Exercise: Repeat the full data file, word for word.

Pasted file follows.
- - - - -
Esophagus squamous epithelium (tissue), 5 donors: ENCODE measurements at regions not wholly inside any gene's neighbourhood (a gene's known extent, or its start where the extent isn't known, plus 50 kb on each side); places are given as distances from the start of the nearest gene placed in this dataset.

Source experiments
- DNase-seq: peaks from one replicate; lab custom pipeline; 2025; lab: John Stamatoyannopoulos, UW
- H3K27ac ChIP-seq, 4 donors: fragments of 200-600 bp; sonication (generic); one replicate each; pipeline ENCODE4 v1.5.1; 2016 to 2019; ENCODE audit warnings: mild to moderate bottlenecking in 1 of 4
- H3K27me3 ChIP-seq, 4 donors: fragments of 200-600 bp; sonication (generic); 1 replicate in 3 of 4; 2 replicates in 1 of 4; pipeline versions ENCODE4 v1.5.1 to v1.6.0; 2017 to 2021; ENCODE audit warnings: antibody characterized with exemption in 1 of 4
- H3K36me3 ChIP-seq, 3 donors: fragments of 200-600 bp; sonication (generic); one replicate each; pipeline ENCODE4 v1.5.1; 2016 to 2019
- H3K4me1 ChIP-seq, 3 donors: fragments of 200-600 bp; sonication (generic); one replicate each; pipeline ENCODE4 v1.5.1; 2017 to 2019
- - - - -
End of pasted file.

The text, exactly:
Esophagus squamous epithelium (tissue), 5 donors: ENCODE measurements at regions not wholly inside any gene's neighbourhood (a gene's known extent, or its start where the extent isn't known, plus 50 kb on each side); places are given as distances from the start of the nearest gene placed in this dataset.

Source experiments
- DNase-seq: peaks from one replicate; lab custom pipeline; 2025; lab: John Stamatoyannopoulos, UW
- H3K27ac ChIP-seq, 4 donors: fragments of 200-600 bp; sonication (generic); one replicate each; pipeline ENCODE4 v1.5.1; 2016 to 2019; ENCODE audit warnings: mild to moderate bottlenecking in 1 of 4
- H3K27me3 ChIP-seq, 4 donors: fragments of 200-600 bp; sonication (generic); 1 replicate in 3 of 4; 2 replicates in 1 of 4; pipeline versions ENCODE4 v1.5.1 to v1.6.0; 2017 to 2021; ENCODE audit warnings: antibody characterized with exemption in 1 of 4
- H3K36me3 ChIP-seq, 3 donors: fragments of 200-600 bp; sonication (generic); one replicate each; pipeline ENCODE4 v1.5.1; 2016 to 2019
- H3K4me1 ChIP-seq, 3 donors: fragments of 200-600 bp; sonication (generic); one replicate each; pipeline ENCODE4 v1.5.1; 2017 to 2019